Now and then, the Associated Press, which dictates the grammar and style for most American newspapers, sends us updates on its rules and guidelines. Mostly we follow them. AP Style is why we're stingy with commas, spell "ax" without an e and abbreviate the words street, avenue and boulevard when used with an exact address. It's a system designed to ensure consistency in the language used in newspaper stories, intended to make it easier for readers, who over time become habituated to seeing information presented in a certain way. It's also the kind of insider baseball stuff the average reader couldn't care less about.
But some rules are worth breaking and there comes a point when consistency stands in the way of progress, which is the case with the current guidelines for pronouns.
A couple years ago, AP Style changed its pronoun policy to allow non-binary people to be referred to by the pronouns they and them. But even in carrying out this exception for the non-binary among us, AP warned that "rewording (the sentence to avoid use of a pronoun) usually is possible and is always preferable" and made clear this was to be a limited exception. It still insists upon "him or her," "she or he" and "his or her" when referring to people in general. For example: "When a customer walks into a restaurant, he or she can order off the menu." Another: "Every attendee brought his or her dog."
The problem, obviously, is that not everyone identifies as a he or she, meaning this style is inherently exclusive, intoning, at worst, that those who don't fit into male or female gender identities aren't part of the world we report on or, at best, that they are the exception to the rule. Of course, the gender non-binary, gender fluid, genderqueer and people in transition among us are important parts of our community and the stories we write and it's long past time that our choice of grammatical style reflects that.
So we'll be going with "they/them" from now on, as in: "When a customer walks into a restaurant, they can order off the menu" or, "Every attendee brought their dog." It's how most of us speak in everyday conversation anyway and if it prevents any of our readers or contributors from feeling they've been forgotten once again, great.
Language changes with culture. It's why we (thankfully) write "firefighter" instead of "fireman," "person with a disability" instead of "cripple," "Asian" instead of "Oriental" and no longer refer to women as property. To some, it can feel like the erosion of culture when these shifts happen but changes — gradual and sudden — are the life of culture. You know what language doesn't change? A dead one.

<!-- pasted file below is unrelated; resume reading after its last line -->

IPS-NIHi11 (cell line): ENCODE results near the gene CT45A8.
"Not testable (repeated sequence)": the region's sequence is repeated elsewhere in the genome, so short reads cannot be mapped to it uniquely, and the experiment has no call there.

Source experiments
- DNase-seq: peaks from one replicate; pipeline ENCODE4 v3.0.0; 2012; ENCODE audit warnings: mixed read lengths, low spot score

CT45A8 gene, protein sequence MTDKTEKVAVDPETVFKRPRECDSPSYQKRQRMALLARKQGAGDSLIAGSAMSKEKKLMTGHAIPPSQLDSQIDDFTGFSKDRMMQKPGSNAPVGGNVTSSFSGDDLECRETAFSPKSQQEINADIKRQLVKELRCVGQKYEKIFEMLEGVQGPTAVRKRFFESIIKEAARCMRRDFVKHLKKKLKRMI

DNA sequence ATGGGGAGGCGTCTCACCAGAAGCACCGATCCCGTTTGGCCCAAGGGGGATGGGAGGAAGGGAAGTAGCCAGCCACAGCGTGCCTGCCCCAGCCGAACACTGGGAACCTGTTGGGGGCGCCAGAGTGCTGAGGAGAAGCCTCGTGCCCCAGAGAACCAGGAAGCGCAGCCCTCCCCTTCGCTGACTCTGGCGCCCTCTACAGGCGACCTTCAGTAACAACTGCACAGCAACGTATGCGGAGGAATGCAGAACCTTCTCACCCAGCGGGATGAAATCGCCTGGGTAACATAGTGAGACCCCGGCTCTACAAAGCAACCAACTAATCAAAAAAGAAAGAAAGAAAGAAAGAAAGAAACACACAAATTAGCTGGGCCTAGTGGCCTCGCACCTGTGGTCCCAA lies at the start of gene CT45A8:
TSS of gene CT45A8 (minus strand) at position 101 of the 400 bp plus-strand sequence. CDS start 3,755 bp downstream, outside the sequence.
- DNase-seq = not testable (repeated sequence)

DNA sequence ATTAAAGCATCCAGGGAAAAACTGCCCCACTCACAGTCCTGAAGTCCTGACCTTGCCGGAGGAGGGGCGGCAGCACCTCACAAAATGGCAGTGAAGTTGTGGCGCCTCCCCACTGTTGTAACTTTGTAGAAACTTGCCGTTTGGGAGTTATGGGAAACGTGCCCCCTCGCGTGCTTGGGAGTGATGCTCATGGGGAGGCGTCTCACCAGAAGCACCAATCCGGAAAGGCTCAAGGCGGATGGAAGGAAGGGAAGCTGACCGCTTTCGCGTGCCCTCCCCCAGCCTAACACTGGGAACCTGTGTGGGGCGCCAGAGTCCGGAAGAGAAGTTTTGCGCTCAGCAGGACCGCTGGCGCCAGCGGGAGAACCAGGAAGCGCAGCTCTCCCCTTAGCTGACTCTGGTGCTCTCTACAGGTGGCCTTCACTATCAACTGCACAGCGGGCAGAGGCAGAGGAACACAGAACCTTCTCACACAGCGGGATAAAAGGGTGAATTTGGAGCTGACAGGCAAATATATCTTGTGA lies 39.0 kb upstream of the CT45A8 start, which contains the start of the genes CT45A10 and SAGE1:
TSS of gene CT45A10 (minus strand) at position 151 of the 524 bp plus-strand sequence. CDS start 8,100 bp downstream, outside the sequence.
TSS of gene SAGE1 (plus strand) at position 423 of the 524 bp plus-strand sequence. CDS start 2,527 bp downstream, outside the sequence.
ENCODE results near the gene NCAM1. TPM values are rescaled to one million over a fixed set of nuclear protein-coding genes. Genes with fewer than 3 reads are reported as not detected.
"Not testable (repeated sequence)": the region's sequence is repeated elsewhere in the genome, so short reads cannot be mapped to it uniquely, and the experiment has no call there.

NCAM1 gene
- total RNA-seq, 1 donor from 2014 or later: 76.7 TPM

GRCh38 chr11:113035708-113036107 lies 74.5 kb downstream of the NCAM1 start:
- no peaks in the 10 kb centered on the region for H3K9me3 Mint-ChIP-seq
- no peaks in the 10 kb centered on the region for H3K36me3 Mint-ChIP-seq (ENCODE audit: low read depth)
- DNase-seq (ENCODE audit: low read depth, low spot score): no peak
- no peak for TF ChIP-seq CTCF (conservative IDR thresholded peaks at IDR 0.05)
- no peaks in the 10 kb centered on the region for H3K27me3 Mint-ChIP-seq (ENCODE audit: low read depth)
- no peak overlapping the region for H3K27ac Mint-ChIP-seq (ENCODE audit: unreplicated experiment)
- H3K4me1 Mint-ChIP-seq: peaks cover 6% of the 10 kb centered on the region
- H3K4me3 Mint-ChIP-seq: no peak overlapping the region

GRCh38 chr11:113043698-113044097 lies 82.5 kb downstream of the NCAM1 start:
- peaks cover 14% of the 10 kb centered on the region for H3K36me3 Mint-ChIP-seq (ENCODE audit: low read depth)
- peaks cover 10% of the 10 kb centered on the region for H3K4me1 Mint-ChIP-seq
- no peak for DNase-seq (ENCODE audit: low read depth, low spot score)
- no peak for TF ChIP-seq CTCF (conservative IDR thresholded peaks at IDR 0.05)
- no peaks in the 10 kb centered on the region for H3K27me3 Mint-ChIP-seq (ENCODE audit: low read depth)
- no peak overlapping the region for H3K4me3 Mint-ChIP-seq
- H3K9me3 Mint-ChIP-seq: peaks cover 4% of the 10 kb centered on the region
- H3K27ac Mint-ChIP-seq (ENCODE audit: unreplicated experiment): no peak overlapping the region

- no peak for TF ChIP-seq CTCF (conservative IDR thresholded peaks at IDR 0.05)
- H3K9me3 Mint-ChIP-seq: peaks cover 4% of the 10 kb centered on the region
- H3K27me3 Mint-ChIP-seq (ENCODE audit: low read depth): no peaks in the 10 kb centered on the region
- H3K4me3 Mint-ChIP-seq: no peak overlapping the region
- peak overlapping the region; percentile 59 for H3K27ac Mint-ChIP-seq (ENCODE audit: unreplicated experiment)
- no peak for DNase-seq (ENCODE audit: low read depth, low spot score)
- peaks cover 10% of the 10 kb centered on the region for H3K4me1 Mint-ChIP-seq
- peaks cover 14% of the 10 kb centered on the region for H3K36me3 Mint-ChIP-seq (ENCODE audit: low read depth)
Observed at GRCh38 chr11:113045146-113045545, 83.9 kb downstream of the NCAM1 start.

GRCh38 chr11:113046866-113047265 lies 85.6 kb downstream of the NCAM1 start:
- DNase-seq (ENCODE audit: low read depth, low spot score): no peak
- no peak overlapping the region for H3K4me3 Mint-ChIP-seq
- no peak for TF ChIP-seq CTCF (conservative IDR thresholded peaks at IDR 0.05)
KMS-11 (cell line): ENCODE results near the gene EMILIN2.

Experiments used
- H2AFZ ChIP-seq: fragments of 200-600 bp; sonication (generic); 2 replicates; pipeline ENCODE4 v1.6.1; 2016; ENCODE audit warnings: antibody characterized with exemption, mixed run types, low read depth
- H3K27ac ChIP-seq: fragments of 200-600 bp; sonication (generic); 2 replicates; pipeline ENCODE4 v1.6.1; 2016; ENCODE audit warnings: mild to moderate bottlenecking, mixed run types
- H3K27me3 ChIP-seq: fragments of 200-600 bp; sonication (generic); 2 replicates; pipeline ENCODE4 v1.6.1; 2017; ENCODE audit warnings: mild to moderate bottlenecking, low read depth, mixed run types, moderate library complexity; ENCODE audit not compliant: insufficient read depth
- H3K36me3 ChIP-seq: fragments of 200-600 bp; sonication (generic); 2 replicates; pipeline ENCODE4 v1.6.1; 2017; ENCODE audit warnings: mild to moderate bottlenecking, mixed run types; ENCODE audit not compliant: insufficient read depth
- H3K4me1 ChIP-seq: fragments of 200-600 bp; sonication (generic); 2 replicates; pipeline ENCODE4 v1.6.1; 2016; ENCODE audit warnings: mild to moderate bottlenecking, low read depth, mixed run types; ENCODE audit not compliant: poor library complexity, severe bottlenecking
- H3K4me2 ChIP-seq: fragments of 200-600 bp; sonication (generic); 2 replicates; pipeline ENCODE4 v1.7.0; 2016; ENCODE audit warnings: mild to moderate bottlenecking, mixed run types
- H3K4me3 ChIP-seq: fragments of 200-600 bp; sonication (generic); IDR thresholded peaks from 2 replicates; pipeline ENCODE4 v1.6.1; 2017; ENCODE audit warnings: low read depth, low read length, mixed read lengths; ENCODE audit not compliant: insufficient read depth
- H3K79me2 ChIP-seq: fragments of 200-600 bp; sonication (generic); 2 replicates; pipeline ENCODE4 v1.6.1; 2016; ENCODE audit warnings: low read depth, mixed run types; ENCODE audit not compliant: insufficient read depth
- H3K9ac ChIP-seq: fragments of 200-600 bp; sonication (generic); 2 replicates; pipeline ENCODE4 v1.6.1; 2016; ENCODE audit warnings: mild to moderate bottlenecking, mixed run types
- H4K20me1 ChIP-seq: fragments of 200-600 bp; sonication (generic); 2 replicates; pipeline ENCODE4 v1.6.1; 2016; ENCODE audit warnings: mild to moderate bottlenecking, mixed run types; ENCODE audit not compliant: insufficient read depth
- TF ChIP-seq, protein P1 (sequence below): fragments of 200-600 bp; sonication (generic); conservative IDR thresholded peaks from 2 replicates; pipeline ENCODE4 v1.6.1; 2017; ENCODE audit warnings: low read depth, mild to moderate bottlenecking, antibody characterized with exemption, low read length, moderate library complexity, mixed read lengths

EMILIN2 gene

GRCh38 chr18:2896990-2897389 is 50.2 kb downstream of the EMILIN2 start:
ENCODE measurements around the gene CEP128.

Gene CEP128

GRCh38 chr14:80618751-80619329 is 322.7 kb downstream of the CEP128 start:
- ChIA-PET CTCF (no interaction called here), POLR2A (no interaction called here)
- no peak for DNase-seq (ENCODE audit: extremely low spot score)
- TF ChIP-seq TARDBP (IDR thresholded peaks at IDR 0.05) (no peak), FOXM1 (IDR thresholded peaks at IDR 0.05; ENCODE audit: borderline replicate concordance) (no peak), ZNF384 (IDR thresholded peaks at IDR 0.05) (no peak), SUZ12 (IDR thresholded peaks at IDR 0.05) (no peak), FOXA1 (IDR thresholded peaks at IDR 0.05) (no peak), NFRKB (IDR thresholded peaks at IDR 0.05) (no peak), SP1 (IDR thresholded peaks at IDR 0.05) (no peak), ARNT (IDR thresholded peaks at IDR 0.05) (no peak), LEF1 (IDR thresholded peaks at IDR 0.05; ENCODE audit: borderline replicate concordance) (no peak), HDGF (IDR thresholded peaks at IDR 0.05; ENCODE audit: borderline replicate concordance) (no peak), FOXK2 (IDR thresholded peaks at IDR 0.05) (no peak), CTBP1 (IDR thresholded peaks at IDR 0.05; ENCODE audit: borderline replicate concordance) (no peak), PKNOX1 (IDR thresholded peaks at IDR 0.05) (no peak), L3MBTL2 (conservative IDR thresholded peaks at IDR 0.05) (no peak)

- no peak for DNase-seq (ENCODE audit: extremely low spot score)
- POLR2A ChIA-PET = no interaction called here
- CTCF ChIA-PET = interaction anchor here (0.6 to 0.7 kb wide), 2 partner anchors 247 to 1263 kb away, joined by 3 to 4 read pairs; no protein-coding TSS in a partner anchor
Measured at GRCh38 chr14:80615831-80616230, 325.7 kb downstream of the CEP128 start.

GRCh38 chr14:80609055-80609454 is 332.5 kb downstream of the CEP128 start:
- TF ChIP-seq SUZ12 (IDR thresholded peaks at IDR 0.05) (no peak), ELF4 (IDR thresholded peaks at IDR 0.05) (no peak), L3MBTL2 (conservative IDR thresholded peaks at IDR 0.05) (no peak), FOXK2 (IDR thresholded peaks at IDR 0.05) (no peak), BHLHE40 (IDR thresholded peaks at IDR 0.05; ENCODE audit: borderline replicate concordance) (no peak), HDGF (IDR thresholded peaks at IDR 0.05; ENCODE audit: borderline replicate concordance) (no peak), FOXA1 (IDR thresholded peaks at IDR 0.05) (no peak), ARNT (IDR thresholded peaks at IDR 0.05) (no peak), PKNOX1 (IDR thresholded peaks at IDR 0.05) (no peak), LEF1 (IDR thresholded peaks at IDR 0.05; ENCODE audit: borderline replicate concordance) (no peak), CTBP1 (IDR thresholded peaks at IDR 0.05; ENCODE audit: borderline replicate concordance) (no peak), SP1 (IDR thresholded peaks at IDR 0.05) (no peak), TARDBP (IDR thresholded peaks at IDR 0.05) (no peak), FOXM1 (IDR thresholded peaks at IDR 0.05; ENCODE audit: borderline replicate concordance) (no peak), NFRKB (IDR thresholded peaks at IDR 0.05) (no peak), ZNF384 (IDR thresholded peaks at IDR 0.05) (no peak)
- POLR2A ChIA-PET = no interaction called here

(A quick style side note: We're still going to refer to business entities as "it" rather than "they" because, as the bumper sticker says, we'll believe businesses are people when Texas executes one. And those em dashes? If you want us to stop using them, you'll have to pry them from our cold, broken keyboards.)
At the end of the day, we feel the non-gendered pronouns are more accurate, and accuracy is one of journalism's most basic principles. It's a subtle change but one we also hope will make sure everyone in our community feels reflected and valued by their newspaper.
In a similar vein, we're adding a new element to our taglines, those short paragraphs below a story telling you who wrote it and — if it's a Journal staffer — how to get in touch with them. For years, those taglines have followed a pretty standard format:
"So and So is a X at the Journal. Reach her at 442-1400, extension xxx, or firstname.lastname@example.org. Follow her on twitter @SoAndSo."
From this issue on we'll be including pronoun preferences in these brief descriptions. So when you read that Setlist columnist Collin Yeo lives in Arcata, you'll also read that he prefers he/him pronouns. Or when you're checking out Art Beat, you can note that not only is Gabrielle Gopinath an art writer, critic and curator, you'll also see that she prefers she/her pronouns.
Why are we doing this and why does it matter? Well, first and foremost, we want to give readers the information they need to make sure they can communicate with and refer to our staffers and contributors in a way that fits their preferences. We also want to send a very clear message that you don't have to identity as a man or a woman to work here or write for us, that no matter how you identify, we value you and want you to contribute to what we do.
We also realize that as a newspaper we have a leadership role in this community and a responsibility to set certain standards. We hope that by making these subtle changes we can help to normalize this conversation, to embolden people to ask that they be identified in the ways that feel right and comfortable to them, and to help demand that the greater community respect their choices.
These are very small steps we are taking toward our ultimate goal of publishing a newspaper in which our entire community sees itself reflected, honored and respected.
Jennifer Fumiko Cahill is the Journal's arts and features editor. She prefers she/her pronouns and can be reached at 442-1400, 320 extension, or Jennifer@northcoastjournal.com. Follow her on Twitter @JFumikoCahill.